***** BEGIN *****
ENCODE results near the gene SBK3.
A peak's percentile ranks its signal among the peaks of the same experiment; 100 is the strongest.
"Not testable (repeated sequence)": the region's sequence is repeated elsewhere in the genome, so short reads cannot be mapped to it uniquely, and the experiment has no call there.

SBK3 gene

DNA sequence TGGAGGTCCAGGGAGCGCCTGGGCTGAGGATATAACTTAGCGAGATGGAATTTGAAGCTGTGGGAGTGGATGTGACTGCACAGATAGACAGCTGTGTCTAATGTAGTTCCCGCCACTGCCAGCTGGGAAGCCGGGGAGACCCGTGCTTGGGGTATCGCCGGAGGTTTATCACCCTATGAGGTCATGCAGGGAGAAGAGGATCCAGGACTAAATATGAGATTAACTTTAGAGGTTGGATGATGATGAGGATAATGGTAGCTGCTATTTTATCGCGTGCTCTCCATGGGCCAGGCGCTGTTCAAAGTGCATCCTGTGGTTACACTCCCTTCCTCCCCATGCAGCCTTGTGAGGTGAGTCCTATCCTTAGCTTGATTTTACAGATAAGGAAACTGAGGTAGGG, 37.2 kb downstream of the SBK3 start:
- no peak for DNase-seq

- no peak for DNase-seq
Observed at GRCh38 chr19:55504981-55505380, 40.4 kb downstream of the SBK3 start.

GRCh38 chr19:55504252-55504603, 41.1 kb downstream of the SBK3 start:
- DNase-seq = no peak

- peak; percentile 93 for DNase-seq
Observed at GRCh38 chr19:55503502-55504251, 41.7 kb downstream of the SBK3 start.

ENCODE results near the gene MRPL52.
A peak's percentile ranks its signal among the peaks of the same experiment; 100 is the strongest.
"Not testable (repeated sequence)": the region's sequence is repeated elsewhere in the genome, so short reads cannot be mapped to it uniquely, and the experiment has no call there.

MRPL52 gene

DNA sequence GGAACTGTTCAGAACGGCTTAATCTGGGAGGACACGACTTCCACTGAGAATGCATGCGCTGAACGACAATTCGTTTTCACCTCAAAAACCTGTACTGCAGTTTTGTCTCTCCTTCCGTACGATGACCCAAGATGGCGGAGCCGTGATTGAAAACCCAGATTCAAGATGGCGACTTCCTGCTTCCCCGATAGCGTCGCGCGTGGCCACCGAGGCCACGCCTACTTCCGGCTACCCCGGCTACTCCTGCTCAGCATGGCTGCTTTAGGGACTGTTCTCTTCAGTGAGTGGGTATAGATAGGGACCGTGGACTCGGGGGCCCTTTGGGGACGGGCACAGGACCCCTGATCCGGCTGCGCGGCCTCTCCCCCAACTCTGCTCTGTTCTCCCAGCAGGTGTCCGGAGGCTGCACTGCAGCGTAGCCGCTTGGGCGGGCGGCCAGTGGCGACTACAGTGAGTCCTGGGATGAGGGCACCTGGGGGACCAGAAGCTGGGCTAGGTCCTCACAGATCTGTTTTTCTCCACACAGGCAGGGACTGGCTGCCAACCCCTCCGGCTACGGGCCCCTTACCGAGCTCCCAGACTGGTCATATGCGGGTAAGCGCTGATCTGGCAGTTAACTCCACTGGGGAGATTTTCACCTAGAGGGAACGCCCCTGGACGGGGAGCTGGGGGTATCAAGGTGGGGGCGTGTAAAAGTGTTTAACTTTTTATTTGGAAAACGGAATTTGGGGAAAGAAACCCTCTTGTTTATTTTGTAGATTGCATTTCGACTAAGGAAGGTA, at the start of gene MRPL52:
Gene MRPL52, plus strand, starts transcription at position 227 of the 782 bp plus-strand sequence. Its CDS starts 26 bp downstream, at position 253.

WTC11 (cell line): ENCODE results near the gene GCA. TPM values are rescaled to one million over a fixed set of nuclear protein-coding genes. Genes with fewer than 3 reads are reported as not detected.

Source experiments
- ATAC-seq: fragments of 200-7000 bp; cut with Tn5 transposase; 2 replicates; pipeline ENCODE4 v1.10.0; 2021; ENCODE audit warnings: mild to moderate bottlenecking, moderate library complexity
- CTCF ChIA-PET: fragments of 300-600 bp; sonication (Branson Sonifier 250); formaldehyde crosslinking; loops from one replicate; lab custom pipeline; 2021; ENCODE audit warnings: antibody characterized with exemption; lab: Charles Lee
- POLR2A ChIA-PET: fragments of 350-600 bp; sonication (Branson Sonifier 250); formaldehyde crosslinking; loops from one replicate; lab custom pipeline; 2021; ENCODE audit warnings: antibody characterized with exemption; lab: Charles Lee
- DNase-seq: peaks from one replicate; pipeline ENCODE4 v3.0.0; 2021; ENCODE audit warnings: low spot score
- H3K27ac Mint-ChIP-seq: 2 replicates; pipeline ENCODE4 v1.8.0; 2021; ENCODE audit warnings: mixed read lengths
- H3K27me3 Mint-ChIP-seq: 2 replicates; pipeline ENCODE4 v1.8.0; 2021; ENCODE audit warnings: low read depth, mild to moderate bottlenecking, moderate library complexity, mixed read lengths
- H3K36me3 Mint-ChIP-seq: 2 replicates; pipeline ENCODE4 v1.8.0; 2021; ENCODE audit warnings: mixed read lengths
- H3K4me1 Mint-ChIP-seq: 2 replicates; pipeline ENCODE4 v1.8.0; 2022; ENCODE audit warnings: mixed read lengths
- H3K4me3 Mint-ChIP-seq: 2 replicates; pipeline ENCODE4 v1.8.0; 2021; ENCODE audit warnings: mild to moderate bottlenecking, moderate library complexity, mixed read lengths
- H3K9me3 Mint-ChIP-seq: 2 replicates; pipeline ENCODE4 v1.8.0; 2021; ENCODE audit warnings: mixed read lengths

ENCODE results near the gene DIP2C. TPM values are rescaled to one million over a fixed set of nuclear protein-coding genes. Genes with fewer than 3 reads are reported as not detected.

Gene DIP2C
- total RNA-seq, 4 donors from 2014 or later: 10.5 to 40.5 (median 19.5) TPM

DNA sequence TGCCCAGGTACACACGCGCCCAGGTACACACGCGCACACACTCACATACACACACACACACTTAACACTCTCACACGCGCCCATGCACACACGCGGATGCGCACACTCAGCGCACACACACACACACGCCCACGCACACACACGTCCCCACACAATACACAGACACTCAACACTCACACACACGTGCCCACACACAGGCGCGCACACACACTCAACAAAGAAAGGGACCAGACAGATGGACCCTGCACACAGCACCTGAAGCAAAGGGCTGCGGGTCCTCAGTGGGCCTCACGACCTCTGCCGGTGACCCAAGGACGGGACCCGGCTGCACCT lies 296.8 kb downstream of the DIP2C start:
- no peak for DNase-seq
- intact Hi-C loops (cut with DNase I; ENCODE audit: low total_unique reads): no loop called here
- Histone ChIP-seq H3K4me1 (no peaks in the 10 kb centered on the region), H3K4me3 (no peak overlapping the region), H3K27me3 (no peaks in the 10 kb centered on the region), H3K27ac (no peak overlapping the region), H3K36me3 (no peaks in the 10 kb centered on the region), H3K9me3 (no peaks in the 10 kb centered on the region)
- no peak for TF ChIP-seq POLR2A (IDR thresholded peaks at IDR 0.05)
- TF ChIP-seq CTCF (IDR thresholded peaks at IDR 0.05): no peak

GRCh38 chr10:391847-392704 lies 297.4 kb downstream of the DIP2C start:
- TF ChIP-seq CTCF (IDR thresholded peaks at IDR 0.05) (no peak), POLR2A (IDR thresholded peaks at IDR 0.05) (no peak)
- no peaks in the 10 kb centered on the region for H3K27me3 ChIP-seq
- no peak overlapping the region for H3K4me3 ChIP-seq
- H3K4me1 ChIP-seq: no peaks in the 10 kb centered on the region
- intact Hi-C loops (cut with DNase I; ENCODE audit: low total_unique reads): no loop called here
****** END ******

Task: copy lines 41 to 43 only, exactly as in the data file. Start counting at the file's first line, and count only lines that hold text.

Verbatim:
- TF ChIP-seq CTCF (IDR thresholded peaks at IDR 0.05) (no peak), POLR2A (IDR thresholded peaks at IDR 0.05) (no peak)
- no peaks in the 10 kb centered on the region for H3K27me3 ChIP-seq
- no peak overlapping the region for H3K4me3 ChIP-seq